Thick states that the market gardens provided no ‘careful designs to delight the eye, only an ever-present whiff of manure’.9 Here we start to realise the industrial scale that market gardens operated on, setting them aside from the eighteenth-century pleasure gardens, with their emphasis on entertainment – alcohol, music and prostitution. As the nineteenth century progressed, the ‘Ugly Sister’ of gardening was further set aside as the new ideas of landscape architecture and garden design blossomed. In England, it was John Claudius Loudon who championed the phrase ‘landscape architecture’, and defined this new art form in the 1829 edition of The Gardener’s Magazine. He wrote that the new idea of Arboretum should be defined as ‘a landscape composition of wood, water and turf; secondly, as an assemblage of trees for botanical and pictorial study… It should also be an imitation of natural scenery, or a composition with a view to create a character of art’.10

The ideology of landscape gardening, with its ‘standardisation of form and control of space’, had another ally in the emergence less than a decade later of steam-powered rail. Dickens gives us a vivid description of the everyday nineteenth-century market gardens of North London where,:

…little row of houses, with little squalid patches of ground before them, fenced off with old doors, barrel staves, scraps of tarpaulin … Here, the Staggs’s Gardeners trained scarlet beans, kept fowls and rabbits, erected rotten summer-houses (one was an old boat), dried clothes, and smoked pipes.11

Against this food growing landscape, Dickens describes the ongoing construction and imminent arrival, in 1838, of the new London & Birmingham steam powered railway ‘…upon its mighty course of civilisation and improvement’ cutting a deep wound through the ‘…frowzy fields, and cow-houses, and dunghills’ together with ‘faded cabbage leaves in all seasons stared it out of countenance’. This moment marks the starts of the evaporation of market gardening from the core of the Capital during the rest of the century, as it is pushed to its further limits. Few traces of this historical ‘urban agriculture’ remain, despite its essential role in providing food to the capital, leaving us with the ubiquity of ornamentation evident in our parks and gardens today.

Our closest experience of extensive urban food growing is the Second World War’s Dig for Victory campaign launched in 1939, when large sections of our parks and grassed spaces were turned over to food production. However, Dig for Victory was a crisis initiative, unlike the discourse of UA, which seeks to develop urban food growing as a permanent adaptation. This adaptation also expresses the potential to reduce our dependency on our current fossil fuel based agriculture.

In order to draw comparisons with Milne’s map, I extensively mapped 191 ha. of the Elephant & Castle, central London. The research investigates whether urban food growing (as a compliment to rural agriculture) could be integrated into current land use patterns in London’s parks and open spaces. The research also sought to investigate how much food could be grown and how many people it would feed.

This quantitative research was combined with a visualization tool entitled the Edible Map.12 The Edible Map is a guide for the food-flâneur to picture a very different landscape of psychogeographic food. Vegetable plots, orchards and beehives emerge from the grassed areas around housing estates, the corners of parks or the many flat rooftops of the Elephant & Castle. The Edible Map can be combined with quantitative results from the 191ha. Elephant & Castle site. The research identified 21 ha. of grassed public space being used as park, square or grass amenity. Based on the decision not to disturb current patterns of leisure or recreation, 6 ha. of the 21 ha. were deemed suitable for food production, or 4.5% of the total 191 ha. In order to assess site yields, a basic unit for vegetable production was designed using yield data from the Royal Horticultural Society, which states that a food gardener should be able to produce 31 tonnes of vegetables a hectare.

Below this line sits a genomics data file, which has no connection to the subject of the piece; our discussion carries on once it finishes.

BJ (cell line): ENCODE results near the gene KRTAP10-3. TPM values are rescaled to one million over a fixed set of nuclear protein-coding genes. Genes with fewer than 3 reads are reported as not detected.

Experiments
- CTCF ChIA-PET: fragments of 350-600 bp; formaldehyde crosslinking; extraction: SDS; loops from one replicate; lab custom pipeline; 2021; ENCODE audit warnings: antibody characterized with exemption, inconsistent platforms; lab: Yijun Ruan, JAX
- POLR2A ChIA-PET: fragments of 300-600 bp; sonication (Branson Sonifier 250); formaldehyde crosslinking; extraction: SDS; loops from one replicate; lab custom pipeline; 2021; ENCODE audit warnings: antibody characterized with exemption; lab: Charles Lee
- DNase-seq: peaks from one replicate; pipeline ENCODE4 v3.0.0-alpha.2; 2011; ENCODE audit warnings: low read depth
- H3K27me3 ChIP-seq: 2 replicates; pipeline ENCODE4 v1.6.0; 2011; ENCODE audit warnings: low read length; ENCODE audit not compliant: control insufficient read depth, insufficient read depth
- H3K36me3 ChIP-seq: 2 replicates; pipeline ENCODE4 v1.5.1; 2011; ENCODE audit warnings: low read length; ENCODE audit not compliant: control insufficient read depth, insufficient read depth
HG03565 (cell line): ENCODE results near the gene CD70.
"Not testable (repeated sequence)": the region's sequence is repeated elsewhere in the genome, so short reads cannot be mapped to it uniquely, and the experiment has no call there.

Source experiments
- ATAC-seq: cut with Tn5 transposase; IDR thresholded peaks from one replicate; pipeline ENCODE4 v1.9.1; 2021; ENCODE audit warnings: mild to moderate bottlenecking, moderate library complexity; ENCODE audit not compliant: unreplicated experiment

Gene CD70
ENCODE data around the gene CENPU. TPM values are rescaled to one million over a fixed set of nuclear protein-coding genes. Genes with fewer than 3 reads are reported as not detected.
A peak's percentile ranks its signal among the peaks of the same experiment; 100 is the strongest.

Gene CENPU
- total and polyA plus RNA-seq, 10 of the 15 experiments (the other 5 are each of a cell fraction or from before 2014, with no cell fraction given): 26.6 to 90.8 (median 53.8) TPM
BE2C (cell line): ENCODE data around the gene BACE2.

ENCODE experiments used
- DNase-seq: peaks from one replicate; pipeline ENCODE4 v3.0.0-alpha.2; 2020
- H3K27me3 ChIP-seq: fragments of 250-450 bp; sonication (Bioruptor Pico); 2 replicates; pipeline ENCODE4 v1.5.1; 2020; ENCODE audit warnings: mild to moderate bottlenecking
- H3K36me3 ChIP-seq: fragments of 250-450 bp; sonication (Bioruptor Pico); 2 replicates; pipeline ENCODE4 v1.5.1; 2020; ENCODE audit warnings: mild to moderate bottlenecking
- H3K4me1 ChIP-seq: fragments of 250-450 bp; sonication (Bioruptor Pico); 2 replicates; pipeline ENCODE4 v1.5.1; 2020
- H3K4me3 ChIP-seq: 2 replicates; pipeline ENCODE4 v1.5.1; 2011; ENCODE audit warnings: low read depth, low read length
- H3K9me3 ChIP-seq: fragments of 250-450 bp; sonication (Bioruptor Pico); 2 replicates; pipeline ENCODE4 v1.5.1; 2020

At 31 tonnes a hectare, the yield from 6 ha. would be 186 tonnes. When this is combined with estimates from other land types within the site – for example allotments (100% productivity), private gardens (14%) – , then the total figure for potential UA land rises to 9 ha. with a combined yield of 279 tonnes.

Based on combining a neighbourhood population of 16,245 persons within the 191 ha., with an average UK weekly vegetable consumption of 1,600g, it can be estimated that the UA yield of 279 tonnes would provide 26% of the average domestic vegetable requirements for the each resident in the Elephant & Castle.

By combining historical and current research, this article recognises that food production is part of the heritage of London’s open spaces and could potentially re-emerge. What academics currently refer to as ‘Urban Agriculture’ actually has its roots in gardening, horticulture and market gardening. The research also demonstrates that often fragmented urban land types can be given a real value by translating it into food-energy production. Furthermore, its (re)introduction could compliment current land use while providing us with a tool to adapt, through reducing greenhouse gases emissions associated with importing food to Londoners. This kind of research is essential if our grassed public areas are going to adapt to a changing climate, while combining conservation, ornamentation and leisure with food productivity.



  1. Malcolm Thick, The Neat House Gardens: Early Market Gardening Around London, (Prospect Books, 1998).
  2. B.G. Bull, Thomas Milne’s Land Utiliization Map of the London Area 1800 (The Geographical Journal, Vol. 122, No 1, 1956)
  3. Catherine Delano-Smith & Roger J. P. Kain, English Maps, A History (London: British Library Studies in Map History, 1999).
  4. Philippa Glanville, London in Maps (London: The Connoisseur, 1972).
  5. Fuller quoted in F J Fisher ‘The Development of the London Food Market, 1540-1640’ in The Economic History Review, 5, no. 2 (1935).
  6. William Thomas Crosweller, The Gardeners’ Company: a short chronological history, 1605-1907, (London: Blades, 1908).
  7. Charles Welch, History of the Worshipful Company of Gardeners, (London: Worshipful Company of Gardeners, first published 1890, 2nd 1900).
  8. James Cuthill, Market Gardening: Or the Various Methods Adopted by Gardeners for the London Markets (1872)
  9. Malcolm Thick, The Neat House Gardens: Early Market Gardening Around London, (Prospect Books, 1998).
  10. John Claudius Loudon, The Gardener’s Magazine, (Vol 5) 1829, p.344.
  11. Charles Dickens, ‘Dombey and Son’ (1846-48), (Chapter 6)
  12. The Edible map is downloadable from